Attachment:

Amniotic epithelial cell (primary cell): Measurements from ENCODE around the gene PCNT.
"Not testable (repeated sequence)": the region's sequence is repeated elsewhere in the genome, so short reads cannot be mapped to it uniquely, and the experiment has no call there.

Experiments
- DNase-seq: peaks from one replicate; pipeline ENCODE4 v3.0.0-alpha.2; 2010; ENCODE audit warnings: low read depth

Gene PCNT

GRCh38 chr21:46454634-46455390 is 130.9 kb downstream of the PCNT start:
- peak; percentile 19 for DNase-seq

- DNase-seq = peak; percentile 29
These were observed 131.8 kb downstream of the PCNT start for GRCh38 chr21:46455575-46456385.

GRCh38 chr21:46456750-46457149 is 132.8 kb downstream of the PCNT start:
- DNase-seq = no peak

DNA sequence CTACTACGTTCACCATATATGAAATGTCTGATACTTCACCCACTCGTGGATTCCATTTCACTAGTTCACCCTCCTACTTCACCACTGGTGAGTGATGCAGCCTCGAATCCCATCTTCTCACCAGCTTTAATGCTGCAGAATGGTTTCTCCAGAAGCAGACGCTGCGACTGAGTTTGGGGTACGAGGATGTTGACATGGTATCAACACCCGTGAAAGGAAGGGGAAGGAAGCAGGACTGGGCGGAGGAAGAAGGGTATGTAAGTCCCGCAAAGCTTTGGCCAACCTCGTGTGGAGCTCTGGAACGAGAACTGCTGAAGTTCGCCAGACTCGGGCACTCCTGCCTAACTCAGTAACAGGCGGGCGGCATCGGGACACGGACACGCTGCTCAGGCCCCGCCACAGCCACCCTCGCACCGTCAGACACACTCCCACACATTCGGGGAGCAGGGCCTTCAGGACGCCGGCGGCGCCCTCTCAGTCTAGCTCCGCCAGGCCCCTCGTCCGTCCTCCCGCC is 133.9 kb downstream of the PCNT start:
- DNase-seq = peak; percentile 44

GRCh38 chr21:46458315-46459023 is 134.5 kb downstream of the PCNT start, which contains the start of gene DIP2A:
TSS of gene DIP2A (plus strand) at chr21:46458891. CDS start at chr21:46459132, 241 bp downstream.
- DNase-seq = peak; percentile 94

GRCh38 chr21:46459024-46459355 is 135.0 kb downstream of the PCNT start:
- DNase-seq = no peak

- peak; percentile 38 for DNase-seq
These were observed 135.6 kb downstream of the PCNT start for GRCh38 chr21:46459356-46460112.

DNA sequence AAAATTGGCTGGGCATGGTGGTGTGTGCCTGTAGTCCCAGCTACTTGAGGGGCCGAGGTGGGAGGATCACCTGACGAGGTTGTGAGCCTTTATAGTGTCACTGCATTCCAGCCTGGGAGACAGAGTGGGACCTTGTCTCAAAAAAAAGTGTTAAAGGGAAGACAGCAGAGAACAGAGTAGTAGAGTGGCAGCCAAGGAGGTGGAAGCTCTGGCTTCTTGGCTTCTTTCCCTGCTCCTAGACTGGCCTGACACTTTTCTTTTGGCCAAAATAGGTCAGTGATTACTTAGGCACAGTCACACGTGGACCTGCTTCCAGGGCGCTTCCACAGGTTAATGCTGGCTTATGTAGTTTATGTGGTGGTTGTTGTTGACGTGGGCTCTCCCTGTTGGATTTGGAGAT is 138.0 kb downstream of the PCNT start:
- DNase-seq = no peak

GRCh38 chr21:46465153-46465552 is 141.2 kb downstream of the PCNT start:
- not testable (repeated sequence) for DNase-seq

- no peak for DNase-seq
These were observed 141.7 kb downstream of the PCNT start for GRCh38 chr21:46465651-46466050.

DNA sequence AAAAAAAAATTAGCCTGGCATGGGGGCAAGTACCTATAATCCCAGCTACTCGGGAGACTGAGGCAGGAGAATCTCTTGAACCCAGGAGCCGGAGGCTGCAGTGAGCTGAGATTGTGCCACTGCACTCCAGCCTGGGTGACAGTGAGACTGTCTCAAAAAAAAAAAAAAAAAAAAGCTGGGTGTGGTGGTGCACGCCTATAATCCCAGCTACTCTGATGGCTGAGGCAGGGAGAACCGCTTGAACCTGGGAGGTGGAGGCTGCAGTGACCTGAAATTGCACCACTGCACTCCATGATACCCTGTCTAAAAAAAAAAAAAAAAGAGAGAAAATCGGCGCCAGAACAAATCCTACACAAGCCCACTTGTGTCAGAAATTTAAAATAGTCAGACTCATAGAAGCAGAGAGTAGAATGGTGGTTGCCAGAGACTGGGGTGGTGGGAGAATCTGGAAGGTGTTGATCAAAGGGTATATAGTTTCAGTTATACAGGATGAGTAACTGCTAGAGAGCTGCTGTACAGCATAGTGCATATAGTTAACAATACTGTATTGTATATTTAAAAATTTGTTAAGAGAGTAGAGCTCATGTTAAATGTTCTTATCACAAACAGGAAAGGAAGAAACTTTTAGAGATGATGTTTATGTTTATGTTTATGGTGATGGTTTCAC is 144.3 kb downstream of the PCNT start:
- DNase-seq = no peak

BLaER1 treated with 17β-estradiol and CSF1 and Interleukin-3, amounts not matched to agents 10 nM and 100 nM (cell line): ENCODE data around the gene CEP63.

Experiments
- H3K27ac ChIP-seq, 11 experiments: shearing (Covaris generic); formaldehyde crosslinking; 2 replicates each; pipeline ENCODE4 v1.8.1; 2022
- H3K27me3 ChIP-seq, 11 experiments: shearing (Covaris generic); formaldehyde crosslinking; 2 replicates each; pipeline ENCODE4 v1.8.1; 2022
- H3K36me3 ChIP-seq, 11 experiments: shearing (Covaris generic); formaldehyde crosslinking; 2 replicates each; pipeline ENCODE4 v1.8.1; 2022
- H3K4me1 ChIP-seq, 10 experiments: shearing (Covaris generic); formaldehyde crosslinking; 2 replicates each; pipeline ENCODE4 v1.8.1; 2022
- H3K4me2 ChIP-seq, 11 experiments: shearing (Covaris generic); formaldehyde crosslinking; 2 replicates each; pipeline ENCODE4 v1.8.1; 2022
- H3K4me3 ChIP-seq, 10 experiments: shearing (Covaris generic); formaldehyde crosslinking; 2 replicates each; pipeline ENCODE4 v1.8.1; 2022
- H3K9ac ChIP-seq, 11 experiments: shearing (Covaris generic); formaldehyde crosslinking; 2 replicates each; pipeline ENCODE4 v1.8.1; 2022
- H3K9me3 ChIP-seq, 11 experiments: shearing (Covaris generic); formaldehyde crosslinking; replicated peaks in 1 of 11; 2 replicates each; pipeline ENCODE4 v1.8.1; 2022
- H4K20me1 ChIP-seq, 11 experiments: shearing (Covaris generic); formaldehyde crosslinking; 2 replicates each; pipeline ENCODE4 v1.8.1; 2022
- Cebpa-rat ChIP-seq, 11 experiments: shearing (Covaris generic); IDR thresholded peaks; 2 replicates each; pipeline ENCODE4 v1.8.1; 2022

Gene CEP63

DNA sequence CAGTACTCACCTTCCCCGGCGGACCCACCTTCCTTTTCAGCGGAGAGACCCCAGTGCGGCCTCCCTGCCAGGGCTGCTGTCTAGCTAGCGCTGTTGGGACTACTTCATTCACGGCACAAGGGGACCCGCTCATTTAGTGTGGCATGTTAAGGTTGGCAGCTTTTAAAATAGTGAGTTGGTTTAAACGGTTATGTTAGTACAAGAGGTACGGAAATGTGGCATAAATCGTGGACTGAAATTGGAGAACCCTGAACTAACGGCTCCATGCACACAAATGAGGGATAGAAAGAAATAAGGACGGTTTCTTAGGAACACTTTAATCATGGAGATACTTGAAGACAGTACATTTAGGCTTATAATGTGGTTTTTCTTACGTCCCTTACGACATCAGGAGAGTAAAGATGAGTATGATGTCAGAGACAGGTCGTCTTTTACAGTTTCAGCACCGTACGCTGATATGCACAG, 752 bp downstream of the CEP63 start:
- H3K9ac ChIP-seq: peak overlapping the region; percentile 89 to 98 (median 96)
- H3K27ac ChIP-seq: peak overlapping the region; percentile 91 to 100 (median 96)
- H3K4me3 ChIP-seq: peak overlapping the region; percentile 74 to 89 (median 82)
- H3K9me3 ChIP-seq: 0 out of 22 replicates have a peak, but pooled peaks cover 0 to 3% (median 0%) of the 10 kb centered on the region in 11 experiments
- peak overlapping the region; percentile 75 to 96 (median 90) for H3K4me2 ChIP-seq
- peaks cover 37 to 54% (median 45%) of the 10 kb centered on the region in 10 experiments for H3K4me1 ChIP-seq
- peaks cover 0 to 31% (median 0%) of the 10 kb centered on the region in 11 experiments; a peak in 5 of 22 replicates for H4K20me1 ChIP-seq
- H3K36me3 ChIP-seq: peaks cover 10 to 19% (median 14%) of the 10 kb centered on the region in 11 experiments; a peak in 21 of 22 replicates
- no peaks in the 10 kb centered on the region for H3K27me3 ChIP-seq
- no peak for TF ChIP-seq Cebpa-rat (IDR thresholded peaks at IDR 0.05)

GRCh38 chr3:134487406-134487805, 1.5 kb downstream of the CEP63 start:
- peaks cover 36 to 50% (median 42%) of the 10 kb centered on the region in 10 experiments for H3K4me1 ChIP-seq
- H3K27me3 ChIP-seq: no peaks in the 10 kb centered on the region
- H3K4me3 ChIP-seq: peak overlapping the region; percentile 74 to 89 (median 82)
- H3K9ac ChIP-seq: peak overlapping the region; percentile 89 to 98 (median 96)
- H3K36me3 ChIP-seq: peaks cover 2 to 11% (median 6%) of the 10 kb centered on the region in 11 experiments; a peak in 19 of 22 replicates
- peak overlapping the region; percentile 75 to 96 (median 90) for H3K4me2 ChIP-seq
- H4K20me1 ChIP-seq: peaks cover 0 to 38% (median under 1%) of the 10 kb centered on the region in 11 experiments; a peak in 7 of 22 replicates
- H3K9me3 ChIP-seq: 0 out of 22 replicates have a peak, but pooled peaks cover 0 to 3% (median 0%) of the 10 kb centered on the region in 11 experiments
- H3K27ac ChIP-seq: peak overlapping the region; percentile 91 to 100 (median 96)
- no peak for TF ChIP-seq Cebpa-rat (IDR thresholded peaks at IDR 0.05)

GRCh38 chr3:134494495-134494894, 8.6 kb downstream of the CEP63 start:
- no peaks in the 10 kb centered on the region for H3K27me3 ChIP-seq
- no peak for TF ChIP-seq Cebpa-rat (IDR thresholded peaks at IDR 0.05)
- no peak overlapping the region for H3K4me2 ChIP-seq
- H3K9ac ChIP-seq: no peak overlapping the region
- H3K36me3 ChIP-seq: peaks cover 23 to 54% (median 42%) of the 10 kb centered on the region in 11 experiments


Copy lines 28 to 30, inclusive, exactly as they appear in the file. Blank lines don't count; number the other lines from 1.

- DNase-seq = no peak

BLaER1 treated with 17β-estradiol and CSF1 and Interleukin-3, amounts not matched to agents 10 nM and 100 nM (cell line): ENCODE data around the gene CEP63.

Experiments